Once you can accomplish these more advanced moves then, you start to open up a lot of new possibilities and to be able to create incredibly challenging workouts wherever you are. That and they just look awesome – like incredibly party tricks. If you want to train to make other people stand up and take notice, then this is sure one way to accomplish that! 

The only problem? These really are advanced moves. To add these to your routines you’re going to need an awful lot of power to begin with in order to perform them. So how do you get yourself to that point? Let’s take a look 
Break it Down 

The problem here is that the jump from a press up to a handstand press-up is so great, that you’re going to have an incredibly hard time building up to it. 200 press-ups still don’t prepare you for a handstand press up, neither does a decline press up.

So what can you do? 

The answer is to try and break down those bigger moves into smaller components that you can challenge yourself with. So a good place to start would be with a frog stand – perch yourself just on your two hands with your knees by your elbows and balance there. Then try and just do presses like that. Then try and progress from that position to a handstand position with your legs tucked in. As you can see, making these into smaller steps means you can get closer and see yourself progressing more closely. 

The next tip is to make sure that you really focus on what all your muscles are doing at the time. This training is not just for your muscles it’s for your brain as well. Specifically, it is for your motor cortex to learn the technique necessary to perform these moves.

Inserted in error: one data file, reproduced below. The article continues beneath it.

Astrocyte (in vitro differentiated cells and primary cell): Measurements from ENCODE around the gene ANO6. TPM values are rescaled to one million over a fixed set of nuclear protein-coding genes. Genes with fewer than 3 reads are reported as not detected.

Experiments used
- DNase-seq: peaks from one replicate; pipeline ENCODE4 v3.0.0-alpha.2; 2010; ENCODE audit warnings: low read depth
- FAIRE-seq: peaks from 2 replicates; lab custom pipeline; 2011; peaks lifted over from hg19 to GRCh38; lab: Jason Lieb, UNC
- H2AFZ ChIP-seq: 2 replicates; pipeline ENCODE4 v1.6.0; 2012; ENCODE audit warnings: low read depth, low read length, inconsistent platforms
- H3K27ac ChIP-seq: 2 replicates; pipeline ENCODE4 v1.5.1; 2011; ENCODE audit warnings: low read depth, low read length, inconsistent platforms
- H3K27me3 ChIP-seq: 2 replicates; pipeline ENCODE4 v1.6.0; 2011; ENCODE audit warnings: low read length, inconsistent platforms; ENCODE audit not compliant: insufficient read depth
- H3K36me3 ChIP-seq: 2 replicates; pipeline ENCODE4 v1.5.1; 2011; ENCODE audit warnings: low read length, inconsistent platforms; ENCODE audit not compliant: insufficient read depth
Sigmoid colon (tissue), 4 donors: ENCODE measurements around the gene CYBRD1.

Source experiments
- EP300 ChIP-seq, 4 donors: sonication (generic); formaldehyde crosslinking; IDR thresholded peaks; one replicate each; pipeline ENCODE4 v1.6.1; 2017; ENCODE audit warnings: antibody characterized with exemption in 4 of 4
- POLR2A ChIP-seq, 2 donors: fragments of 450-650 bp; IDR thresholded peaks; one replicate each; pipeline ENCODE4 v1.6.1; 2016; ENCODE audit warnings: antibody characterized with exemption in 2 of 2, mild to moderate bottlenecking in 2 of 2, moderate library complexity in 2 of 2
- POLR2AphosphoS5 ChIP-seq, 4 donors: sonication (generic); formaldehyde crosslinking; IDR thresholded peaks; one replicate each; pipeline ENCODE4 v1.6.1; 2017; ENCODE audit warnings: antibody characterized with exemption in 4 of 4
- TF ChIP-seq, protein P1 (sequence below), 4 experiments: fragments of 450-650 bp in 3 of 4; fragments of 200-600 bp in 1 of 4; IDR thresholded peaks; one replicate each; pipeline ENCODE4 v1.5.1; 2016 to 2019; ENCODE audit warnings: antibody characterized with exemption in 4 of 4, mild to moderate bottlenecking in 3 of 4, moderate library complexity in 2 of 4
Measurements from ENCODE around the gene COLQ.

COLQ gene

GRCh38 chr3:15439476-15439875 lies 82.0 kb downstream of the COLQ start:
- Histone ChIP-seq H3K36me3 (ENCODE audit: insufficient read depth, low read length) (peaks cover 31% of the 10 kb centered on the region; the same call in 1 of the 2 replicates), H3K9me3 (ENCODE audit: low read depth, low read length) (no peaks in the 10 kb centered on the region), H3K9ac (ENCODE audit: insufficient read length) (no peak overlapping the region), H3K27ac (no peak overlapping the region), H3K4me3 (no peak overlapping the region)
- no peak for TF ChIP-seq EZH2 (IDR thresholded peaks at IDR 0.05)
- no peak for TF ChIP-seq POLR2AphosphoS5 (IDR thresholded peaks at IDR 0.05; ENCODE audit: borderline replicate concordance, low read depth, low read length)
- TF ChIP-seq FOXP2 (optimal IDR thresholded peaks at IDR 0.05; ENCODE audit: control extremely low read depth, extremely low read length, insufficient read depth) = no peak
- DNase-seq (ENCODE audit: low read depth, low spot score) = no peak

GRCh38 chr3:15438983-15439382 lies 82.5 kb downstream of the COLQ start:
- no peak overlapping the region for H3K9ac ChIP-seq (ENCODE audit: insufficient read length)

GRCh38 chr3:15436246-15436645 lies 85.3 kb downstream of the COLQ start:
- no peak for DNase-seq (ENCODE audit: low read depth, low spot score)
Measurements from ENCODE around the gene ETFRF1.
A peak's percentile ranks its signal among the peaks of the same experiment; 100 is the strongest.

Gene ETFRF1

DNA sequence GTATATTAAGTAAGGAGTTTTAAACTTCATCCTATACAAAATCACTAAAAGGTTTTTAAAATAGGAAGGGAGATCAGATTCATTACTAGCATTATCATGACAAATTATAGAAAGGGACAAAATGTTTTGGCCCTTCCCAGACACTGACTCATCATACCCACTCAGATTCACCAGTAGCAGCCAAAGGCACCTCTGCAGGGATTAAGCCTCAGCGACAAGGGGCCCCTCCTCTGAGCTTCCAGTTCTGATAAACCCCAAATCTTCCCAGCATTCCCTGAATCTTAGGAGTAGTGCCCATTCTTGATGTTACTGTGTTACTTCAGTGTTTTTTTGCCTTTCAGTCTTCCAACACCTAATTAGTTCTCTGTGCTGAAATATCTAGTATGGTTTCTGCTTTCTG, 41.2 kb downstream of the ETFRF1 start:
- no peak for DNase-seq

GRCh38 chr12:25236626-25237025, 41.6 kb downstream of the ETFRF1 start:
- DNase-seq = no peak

Now let’s take a brief interlude and think about a situation where our brain is fantastic at learning: during computer games!

How to Perform Awesome Beast Moves

When you play a computer game, you’ll be focusing on the game so much that your skill will improve rapidly. Some people can pull off incredible feats in games after not that long playing. What happens here is that they watch the game and they anticipate and visualize the movement they want to perform in the game. They then try and do it and if they get it right, their brain rewards them with a flood of hormones including dopamine and others that help to cement the neural connections that lead to that movement.

The more they repeat this, the more those connections are strengthened and each time the game rewards them with a chime sound or victorious music, that only strengthens this effect and makes them feel even more accomplished! When things go wrong, they lose health, the screen flashes red and there are very clear cues that this was the wrong move. Thus the brain doesn’t get that response and the movement is not enforced. But really, that sense of reward comes from the fact that they so badly want to succeed. It comes from the fact that they are incredibly focused on what they’re doing and that they feel real anxiety and stress as they play and their health whittles down. 

We can learn anything if we approach it in a similar manner. In the case of working out, that means setting real goals for yourself to transition into handstand with perfect technique and then paying close attention to the outcome of your attempt. Was that right or wrong? Should it be enforced or not? The more you focus on that muscle, the quicker you’re adapt and your brain will learn how to pull off the perfect technique

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